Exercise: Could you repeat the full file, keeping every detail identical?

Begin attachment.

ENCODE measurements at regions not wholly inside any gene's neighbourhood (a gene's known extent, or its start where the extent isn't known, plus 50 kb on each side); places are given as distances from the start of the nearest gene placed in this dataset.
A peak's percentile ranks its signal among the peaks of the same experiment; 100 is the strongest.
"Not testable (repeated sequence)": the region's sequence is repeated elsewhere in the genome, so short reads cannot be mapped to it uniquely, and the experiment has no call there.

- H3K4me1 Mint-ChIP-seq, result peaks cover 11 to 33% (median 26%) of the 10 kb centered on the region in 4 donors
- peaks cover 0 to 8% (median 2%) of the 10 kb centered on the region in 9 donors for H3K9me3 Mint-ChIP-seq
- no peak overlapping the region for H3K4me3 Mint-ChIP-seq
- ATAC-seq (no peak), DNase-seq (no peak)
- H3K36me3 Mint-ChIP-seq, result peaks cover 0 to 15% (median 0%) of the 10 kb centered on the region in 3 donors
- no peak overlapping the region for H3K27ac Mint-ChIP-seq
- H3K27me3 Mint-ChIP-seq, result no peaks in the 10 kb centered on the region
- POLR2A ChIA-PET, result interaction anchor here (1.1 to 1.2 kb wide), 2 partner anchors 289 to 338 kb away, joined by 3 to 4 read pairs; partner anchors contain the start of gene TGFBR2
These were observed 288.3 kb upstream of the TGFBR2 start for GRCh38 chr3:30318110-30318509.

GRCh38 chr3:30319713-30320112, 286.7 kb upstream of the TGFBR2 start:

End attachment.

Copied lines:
ENCODE measurements at regions not wholly inside any gene's neighbourhood (a gene's known extent, or its start where the extent isn't known, plus 50 kb on each side); places are given as distances from the start of the nearest gene placed in this dataset.
A peak's percentile ranks its signal among the peaks of the same experiment; 100 is the strongest.
"Not testable (repeated sequence)": the region's sequence is repeated elsewhere in the genome, so short reads cannot be mapped to it uniquely, and the experiment has no call there.

- H3K4me1 Mint-ChIP-seq, result peaks cover 11 to 33% (median 26%) of the 10 kb centered on the region in 4 donors
- peaks cover 0 to 8% (median 2%) of the 10 kb centered on the region in 9 donors for H3K9me3 Mint-ChIP-seq
- no peak overlapping the region for H3K4me3 Mint-ChIP-seq
- ATAC-seq (no peak), DNase-seq (no peak)
- H3K36me3 Mint-ChIP-seq, result peaks cover 0 to 15% (median 0%) of the 10 kb centered on the region in 3 donors
- no peak overlapping the region for H3K27ac Mint-ChIP-seq
- H3K27me3 Mint-ChIP-seq, result no peaks in the 10 kb centered on the region
- POLR2A ChIA-PET, result interaction anchor here (1.1 to 1.2 kb wide), 2 partner anchors 289 to 338 kb away, joined by 3 to 4 read pairs; partner anchors contain the start of gene TGFBR2
These were observed 288.3 kb upstream of the TGFBR2 start for GRCh38 chr3:30318110-30318509.

GRCh38 chr3:30319713-30320112, 286.7 kb upstream of the TGFBR2 start: